Just diagnosed with Invasive Ductal Carcinoma, left breast and one node. No details about size or grade until next week. Looking for light at the end of the tunnel. Would appreciate any info on length of treatment and surgery choices made by others.

    Asked by anonymous

    Patient
    over 4 years 12 answers
    • View all 12 answers
    • Lisa Gainey Profile
      anonymous
      Stage 4 Patient

      Hi Mary! Just take a minute and breathe! There are so many options and treatments available. Your onc will discuss what they feel is the best treatment for you. I have stage 4, and have undergone radiation and currently am undergoing chemo weekly. We refer to it as my "wkly maintenance and...

      more

      Hi Mary! Just take a minute and breathe! There are so many options and treatments available. Your onc will discuss what they feel is the best treatment for you. I have stage 4, and have undergone radiation and currently am undergoing chemo weekly. We refer to it as my "wkly maintenance and tune up". I am not a candidate for surgery yet, but my day will come. Keep a positive outlook and know that there are many of us fighting this together. Keep smiling!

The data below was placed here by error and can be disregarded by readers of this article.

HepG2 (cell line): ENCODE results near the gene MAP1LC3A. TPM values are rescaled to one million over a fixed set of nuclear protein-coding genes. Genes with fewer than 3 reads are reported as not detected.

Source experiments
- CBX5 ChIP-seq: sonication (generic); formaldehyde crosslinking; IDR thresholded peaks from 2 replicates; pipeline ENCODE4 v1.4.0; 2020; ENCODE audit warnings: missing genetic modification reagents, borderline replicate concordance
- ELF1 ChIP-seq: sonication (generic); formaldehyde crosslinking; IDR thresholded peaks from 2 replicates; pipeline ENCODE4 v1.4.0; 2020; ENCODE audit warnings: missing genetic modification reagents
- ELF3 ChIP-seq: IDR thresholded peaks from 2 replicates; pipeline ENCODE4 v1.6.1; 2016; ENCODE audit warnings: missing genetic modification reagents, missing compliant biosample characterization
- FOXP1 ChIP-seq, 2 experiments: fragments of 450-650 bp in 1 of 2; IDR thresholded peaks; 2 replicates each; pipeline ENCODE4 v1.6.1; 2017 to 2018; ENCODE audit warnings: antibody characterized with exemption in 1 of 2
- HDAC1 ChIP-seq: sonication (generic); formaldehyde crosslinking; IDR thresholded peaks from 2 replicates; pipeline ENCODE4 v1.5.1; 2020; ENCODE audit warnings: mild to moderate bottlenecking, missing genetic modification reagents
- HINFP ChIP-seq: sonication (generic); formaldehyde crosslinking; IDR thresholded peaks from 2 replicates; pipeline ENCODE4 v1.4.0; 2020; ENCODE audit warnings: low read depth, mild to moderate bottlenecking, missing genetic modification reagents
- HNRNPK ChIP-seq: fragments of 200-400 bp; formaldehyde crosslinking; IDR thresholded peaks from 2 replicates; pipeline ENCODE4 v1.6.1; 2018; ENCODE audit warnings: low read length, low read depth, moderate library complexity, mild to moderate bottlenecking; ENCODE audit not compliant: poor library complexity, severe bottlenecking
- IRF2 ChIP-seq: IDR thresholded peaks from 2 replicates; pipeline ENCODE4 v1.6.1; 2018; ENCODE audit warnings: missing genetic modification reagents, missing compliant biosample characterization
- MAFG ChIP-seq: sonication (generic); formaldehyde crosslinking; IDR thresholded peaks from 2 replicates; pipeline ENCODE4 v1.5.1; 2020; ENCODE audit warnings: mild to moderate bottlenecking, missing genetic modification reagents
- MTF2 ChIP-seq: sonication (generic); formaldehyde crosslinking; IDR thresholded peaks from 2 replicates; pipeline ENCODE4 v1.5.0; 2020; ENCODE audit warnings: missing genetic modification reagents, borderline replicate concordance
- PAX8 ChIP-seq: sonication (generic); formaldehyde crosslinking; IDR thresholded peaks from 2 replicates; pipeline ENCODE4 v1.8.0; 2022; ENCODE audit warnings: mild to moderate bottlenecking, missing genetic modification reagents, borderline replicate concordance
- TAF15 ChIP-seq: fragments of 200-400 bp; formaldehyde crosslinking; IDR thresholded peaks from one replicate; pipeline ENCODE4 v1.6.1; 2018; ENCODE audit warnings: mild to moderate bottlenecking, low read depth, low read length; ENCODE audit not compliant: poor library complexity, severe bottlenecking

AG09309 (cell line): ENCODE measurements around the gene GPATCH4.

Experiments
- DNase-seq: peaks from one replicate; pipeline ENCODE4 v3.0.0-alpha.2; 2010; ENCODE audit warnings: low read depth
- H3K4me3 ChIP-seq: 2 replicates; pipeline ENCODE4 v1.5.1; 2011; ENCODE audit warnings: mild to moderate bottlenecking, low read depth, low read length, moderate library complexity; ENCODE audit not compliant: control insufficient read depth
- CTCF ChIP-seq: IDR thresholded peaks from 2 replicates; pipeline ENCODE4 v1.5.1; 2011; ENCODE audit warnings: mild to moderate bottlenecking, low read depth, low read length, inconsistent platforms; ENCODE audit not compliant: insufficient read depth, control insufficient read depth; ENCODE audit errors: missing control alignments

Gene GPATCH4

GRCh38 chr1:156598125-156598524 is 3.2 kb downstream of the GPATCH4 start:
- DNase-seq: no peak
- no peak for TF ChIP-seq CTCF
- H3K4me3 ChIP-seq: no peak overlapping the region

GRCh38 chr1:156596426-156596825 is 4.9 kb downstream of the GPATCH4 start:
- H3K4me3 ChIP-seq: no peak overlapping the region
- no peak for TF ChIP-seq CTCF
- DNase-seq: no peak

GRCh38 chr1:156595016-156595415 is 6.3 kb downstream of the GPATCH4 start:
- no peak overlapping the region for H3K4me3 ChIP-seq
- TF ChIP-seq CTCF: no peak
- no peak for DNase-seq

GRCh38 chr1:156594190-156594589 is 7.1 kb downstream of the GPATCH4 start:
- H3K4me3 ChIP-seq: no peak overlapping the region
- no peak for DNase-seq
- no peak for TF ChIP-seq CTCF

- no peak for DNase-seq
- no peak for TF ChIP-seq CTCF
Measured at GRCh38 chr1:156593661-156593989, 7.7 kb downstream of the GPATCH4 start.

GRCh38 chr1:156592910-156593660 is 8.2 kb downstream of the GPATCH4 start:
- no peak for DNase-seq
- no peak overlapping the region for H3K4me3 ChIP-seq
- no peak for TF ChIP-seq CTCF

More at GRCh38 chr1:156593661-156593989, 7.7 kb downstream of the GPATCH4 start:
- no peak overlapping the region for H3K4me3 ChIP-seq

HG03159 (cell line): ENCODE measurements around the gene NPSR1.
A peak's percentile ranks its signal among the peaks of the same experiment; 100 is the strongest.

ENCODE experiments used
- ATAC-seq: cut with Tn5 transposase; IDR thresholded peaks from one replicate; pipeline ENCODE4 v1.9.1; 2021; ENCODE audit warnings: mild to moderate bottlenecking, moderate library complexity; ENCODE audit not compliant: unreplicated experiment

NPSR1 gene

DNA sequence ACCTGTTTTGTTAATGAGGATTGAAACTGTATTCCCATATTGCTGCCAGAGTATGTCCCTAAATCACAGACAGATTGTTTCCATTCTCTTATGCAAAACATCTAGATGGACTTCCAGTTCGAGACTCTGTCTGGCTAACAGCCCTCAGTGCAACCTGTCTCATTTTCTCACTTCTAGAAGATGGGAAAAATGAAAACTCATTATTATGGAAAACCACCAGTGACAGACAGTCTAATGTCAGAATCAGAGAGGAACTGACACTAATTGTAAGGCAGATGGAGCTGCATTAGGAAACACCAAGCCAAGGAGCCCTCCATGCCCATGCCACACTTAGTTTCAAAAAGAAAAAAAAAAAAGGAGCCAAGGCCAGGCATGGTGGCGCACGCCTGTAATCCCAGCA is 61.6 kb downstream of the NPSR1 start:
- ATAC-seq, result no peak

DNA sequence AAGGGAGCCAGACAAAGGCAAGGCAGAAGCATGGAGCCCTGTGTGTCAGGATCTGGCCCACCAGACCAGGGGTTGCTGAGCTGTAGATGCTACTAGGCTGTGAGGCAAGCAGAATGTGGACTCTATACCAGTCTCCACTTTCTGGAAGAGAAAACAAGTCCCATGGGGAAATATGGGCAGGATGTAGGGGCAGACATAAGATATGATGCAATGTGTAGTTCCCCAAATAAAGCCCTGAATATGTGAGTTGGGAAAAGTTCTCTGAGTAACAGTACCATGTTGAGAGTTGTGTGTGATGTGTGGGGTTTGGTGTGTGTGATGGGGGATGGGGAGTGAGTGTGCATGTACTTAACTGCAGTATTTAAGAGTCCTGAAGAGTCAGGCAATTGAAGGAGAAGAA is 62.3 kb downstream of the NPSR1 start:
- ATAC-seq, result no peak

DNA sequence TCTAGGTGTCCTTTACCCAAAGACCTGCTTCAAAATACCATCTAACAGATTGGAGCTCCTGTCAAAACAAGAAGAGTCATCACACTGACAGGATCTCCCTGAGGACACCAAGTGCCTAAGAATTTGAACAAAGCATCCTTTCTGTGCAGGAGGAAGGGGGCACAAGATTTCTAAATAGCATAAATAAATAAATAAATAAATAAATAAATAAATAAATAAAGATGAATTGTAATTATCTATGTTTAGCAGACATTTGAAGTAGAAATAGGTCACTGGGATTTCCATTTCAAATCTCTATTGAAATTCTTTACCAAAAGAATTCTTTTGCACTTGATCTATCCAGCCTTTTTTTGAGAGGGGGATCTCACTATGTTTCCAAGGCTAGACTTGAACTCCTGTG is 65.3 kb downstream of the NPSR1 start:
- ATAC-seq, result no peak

Comment
    • Life is Good! Profile
      anonymous
      Survivor since 2003

      Welcome to the Pink Sister Club.. They are an amazing group. Glad you are reaching out. I had the same exact diagnosis - mastectomy, reconstruction with expander then saline implant, 4 rounds of AC, 2 years Tamoxifen and 5 years of Arimidex. 10 years after my bc diagnosis, I am doing great!...

      more

      Welcome to the Pink Sister Club.. They are an amazing group. Glad you are reaching out. I had the same exact diagnosis - mastectomy, reconstruction with expander then saline implant, 4 rounds of AC, 2 years Tamoxifen and 5 years of Arimidex. 10 years after my bc diagnosis, I am doing great! Thank God! It will be a grueling year... take one day at a time, do things that bring your joy, allow others to do things for you, cry in the shower when you need to and you will get through this! Keep the questions coming! We care about you!!!